As I said, I stick with DVD and wait until I can play HD content without problems on my PC and preferably with Linux. If it's BD or HD, who knows? But somehow I have the feeling that this might turn out like the "war" between DVD+R and DVD-R ...

Anonymous said...

All of this technical mumbo jumbo. I'll just stick with DVD's like most non-AV heads until this all gets straightened out. I grew up watching VHS movies, so I can get by on the sub-standard quality of DVD's for awhile longer.

Anyway, has anyone read David Bordwell's recent piece on the shaky cam in The Bourne Ultimatum? I think I agree with it, so while lots of critics seem enamored with Greengrass' shooting style (Walter included it seems), I hope it's just a fad. Here's a link.

Bill C said...

Hey, Mel (Sienna?)--yep, it's me. Feel free to drop me an e-mail sometime - billc@filmfreakcentral.net

As for this Paramount debacle: it's only for 18 months, Spielberg made it clear it won't affect his own films (he's a Blu-ray supporter, to my surprise), and in the end there's still like an 8:3 ratio in the # of studios that support Blu-ray over/parallel to HD-DVD. This is HD-DVD's death rattle, if you ask me, unless Microsoft ninja ambushes another studio in the next month or two. Look at what Blu-ray's got lined up for fall: DIE HARD 1-4, EVIL DEAD 2, HALLOWEEN, ROBOCOP, SPIDER-MAN 1-3, CLOSE ENCOUNTERS... The list goes on, whereas the HD-DVD exclusives begin and end, for all intents and purposes, with TRANSFORMERS.

Justin said...

Well--and Heroes, Star Trek and Battlestar Galactica (but I see your point.)

invasive said...

"Anyway, has anyone read David Bordwell's recent piece on the shaky cam in The Bourne Ultimatum? I think I agree with it, so while lots of critics seem enamored with Greengrass' shooting style (Walter included it seems), I hope it's just a fad."

Me too. I think the Bourne movies work *in spite* of the shaky cam, but certainly not because of it. If I had my way, the shaky-cam effect would die with Bourne Ultimatum. It's just not good action.

O'JohnLandis said...

Pretty sure HD-DVD discs are capable of 1080p, but not all HD-DVD players are. HD-DVD bothers me mainly because it's unambitious. "It's somewhat better than standard DVD right out of the box, we can market exciting 'interactive' features, people are familiar with 'DVD' in the title, and hey, the format's limited enough to come out with another iteration in five years." If nothing else, Blu-ray should get points for being the best thing possible at the time. (Like 70mm is today.)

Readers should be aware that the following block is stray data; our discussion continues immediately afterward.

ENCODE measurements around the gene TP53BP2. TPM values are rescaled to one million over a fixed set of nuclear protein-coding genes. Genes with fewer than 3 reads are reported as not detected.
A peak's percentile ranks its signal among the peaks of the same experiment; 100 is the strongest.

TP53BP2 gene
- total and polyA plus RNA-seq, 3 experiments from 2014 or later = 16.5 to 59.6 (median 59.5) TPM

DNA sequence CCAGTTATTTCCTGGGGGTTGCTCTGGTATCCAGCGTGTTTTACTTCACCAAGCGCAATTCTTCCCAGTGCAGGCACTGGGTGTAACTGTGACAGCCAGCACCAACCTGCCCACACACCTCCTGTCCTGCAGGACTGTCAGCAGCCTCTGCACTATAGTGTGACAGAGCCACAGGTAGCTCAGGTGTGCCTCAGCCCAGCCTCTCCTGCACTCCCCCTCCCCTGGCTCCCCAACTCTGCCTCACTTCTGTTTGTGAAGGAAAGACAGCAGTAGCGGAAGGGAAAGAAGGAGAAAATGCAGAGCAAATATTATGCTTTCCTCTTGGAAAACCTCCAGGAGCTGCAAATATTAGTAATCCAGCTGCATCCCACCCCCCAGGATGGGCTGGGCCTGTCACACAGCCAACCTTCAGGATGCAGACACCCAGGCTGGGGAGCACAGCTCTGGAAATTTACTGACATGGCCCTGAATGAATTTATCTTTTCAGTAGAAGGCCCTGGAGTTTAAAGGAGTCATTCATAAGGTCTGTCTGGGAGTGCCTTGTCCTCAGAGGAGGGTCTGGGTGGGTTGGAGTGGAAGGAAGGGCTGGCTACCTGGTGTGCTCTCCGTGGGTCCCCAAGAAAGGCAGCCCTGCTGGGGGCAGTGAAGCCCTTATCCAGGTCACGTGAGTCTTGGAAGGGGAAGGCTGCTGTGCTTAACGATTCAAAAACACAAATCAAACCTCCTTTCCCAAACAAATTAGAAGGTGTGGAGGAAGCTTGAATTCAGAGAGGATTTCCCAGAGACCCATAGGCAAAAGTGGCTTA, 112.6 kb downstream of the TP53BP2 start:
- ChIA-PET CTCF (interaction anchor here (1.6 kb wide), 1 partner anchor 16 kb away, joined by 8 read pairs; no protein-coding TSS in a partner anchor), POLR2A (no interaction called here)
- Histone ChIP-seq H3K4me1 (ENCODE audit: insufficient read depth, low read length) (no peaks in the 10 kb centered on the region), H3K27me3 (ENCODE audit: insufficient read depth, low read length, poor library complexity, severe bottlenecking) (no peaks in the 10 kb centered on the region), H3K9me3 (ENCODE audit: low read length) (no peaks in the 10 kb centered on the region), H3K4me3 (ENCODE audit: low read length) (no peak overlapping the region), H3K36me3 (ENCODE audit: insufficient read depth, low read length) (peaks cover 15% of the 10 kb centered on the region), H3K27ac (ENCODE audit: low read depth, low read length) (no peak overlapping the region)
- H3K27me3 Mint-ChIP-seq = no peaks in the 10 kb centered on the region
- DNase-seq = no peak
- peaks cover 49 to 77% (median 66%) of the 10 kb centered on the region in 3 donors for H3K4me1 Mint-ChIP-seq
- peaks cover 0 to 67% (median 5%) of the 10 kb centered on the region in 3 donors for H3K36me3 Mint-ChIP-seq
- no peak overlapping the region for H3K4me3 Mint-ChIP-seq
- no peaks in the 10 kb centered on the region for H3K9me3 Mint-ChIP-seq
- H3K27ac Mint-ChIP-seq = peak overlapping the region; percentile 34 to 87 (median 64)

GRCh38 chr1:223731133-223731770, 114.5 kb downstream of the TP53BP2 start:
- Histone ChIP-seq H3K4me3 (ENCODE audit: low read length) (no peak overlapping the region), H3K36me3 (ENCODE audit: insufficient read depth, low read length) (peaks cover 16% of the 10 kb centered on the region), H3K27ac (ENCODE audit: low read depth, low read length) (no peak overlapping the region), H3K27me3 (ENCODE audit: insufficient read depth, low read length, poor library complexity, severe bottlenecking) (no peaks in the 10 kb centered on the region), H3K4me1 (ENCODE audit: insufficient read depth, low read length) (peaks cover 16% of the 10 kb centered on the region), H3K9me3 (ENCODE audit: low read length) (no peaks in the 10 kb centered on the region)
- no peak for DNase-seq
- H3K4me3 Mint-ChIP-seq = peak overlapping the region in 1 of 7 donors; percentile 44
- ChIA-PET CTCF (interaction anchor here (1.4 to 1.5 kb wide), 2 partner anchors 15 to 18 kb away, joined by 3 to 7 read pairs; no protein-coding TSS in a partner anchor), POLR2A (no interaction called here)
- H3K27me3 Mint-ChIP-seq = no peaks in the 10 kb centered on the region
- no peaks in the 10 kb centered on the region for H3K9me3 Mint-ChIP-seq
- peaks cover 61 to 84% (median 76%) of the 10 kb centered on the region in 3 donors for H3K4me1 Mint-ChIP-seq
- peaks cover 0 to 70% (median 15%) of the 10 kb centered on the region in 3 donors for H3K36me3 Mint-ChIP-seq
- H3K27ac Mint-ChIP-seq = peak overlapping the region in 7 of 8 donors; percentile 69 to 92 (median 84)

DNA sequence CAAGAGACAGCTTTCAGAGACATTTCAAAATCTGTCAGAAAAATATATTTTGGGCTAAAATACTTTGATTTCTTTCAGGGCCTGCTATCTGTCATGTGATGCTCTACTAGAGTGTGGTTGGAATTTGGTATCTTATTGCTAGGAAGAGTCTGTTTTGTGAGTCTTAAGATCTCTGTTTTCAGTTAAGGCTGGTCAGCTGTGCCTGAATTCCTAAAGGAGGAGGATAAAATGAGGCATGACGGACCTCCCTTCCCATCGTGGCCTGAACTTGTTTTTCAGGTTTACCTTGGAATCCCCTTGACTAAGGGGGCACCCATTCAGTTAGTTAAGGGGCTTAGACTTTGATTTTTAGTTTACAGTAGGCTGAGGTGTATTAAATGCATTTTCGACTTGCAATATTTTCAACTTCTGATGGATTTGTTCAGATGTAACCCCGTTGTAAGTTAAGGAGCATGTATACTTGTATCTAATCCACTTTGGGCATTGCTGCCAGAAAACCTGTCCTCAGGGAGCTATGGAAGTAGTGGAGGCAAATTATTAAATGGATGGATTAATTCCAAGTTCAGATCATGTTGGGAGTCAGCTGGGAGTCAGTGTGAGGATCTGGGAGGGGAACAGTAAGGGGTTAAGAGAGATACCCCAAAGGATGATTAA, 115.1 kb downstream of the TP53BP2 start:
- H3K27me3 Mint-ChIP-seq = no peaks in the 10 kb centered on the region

The PS3 is a fine Blu-ray player and the Xbox 360's HD-DVD add-on is poor. Blu-ray is already pretty good and has considerable potential due to its capacity and bitrate, and writable Blu-ray really seems futuristic. (We're moving closer and closer to that 500 TB download from Live Free or Die Hard. Kinda.)

No matter how much bad press PS3 receives, it was still a smart decision to stick a next-gen optical technology in a purpose-built HD game system. Microsoft was so terrified of a high cost that they not only avoided next-gen optical, but made hard drives optional, theoretically forcing their system's games to work without guaranteed hard drive space for the entire life cycle of the system. And in typical Microsoft fashion, they've since backtracked, I think, in about as confusing a press release as it's possible to, um, release.

I guess it would have been unlikely for the HD-DVD camp to have given up at this stage, but it seems like they're really playing for a tie. And a tie is the worst case scenario for everyone. Sony owns MGM, so two studios are untouchable, and even a PS3 weakened by ignorance guarantees a larger installed base than HD-DVD is likely to get. (I'd feel bad rooting for such a massive corporation as Sony if the massive corporation on the other side wasn't Microsoft.)